Published: Jan 2003
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MORE THAN 500,000 SURGICAL PROCEDURES using bone grafts or bone graft substitutes are performed annually in the United States. Fractures and traumatic bone defects constitute a large proportion of these procedures, second only to spinal arthrodeses. This expanding market for grafts has stimulated the development over the last 20 years of a host of different bone graft substitutes composed of calcium phosphate or calcium sulfate biomaterials. No fewer than 30 bone graft substitutes and allograft products are currently in various stages of clinical development. The purpose of this chapter is to discuss the critical clinical issues in the development of bone graft substitutes in orthopedic trauma care.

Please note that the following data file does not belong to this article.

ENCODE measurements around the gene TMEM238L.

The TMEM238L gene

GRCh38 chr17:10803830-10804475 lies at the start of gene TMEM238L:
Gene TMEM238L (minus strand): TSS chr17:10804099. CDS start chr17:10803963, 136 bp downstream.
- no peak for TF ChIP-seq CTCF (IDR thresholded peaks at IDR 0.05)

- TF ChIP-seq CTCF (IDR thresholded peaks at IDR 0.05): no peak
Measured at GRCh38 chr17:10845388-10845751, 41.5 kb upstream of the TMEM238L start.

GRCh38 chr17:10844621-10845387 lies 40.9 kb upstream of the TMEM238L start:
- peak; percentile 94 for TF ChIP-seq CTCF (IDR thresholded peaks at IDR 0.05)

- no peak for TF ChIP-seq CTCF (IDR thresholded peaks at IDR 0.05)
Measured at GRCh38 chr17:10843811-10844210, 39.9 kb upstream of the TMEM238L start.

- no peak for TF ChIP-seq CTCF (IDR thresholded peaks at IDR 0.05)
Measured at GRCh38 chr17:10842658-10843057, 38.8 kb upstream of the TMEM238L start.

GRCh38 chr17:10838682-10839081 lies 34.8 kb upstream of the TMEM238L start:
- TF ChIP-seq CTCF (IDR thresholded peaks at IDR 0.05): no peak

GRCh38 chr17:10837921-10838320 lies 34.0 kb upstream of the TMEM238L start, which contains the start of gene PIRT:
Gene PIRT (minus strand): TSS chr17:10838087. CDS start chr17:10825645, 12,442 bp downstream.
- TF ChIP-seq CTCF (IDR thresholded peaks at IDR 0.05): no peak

University of Texas Southwestern Medical School, Dallas, TX
Paper ID: MONO10074M